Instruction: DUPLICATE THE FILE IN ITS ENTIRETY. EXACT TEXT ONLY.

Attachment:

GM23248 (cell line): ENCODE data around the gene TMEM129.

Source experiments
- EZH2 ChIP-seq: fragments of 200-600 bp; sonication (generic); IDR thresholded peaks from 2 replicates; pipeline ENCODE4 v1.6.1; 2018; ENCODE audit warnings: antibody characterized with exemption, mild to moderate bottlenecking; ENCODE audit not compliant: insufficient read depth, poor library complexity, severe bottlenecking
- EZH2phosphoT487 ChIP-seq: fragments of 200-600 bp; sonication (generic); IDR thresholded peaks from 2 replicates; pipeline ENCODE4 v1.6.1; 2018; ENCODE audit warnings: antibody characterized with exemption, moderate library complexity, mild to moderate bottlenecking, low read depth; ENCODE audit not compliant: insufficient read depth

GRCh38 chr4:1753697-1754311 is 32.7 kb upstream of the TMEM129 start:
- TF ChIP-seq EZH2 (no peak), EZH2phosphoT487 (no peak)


GM23248 (cell line): ENCODE data around the gene TMEM129.

Source experiments
- EZH2 ChIP-seq: fragments of 200-600 bp; sonication (generic); IDR thresholded peaks from 2 replicates; pipeline ENCODE4 v1.6.1; 2018; ENCODE audit warnings: antibody characterized with exemption, mild to moderate bottlenecking; ENCODE audit not compliant: insufficient read depth, poor library complexity, severe bottlenecking
- EZH2phosphoT487 ChIP-seq: fragments of 200-600 bp; sonication (generic); IDR thresholded peaks from 2 replicates; pipeline ENCODE4 v1.6.1; 2018; ENCODE audit warnings: antibody characterized with exemption, moderate library complexity, mild to moderate bottlenecking, low read depth; ENCODE audit not compliant: insufficient read depth

GRCh38 chr4:1753697-1754311 is 32.7 kb upstream of the TMEM129 start:
- TF ChIP-seq EZH2 (no peak), EZH2phosphoT487 (no peak)